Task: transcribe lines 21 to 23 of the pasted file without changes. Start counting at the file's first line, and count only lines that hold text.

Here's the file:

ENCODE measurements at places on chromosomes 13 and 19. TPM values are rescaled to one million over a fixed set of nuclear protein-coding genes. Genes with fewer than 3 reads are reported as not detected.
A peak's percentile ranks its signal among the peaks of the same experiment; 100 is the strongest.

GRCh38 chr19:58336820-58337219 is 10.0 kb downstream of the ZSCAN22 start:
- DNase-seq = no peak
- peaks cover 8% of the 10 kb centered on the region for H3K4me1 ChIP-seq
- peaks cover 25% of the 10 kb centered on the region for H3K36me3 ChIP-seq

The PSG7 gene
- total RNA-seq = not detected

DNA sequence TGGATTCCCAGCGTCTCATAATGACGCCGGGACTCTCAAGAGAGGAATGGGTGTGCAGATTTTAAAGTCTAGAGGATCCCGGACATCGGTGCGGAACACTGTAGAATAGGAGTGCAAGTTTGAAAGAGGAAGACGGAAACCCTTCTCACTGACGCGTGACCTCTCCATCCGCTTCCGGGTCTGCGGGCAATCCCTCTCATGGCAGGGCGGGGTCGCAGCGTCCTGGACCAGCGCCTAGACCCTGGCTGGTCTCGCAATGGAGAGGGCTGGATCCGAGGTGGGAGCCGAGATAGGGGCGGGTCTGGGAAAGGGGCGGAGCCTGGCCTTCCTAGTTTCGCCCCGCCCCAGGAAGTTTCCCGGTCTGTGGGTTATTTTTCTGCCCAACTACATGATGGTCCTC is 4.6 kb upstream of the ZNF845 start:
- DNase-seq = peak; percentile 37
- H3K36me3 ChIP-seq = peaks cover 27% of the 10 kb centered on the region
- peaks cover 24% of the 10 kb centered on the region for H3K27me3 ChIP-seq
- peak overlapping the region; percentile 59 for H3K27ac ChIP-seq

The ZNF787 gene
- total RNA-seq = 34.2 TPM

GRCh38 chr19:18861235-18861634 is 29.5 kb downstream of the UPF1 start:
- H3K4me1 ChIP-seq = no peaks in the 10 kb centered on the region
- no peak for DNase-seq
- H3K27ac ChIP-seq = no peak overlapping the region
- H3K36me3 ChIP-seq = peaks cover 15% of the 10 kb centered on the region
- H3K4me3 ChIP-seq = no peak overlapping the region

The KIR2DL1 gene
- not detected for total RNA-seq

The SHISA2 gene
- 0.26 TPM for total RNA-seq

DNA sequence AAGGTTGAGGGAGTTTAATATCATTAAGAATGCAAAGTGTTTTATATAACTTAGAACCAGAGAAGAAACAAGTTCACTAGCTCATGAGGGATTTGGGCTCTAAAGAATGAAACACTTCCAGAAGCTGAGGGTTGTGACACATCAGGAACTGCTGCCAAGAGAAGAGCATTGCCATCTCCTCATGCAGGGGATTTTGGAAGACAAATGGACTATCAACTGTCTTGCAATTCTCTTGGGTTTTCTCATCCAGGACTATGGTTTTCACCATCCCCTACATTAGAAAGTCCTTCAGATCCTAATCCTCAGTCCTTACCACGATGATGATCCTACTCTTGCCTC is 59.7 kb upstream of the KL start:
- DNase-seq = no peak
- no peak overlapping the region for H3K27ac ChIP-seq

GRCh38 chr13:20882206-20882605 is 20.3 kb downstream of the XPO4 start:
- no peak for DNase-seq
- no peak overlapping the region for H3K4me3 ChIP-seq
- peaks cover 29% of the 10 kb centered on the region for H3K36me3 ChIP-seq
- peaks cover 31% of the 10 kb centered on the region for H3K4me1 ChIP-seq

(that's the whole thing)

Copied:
- H3K4me3 ChIP-seq = no peak overlapping the region

The KIR2DL1 gene
- not detected for total RNA-seq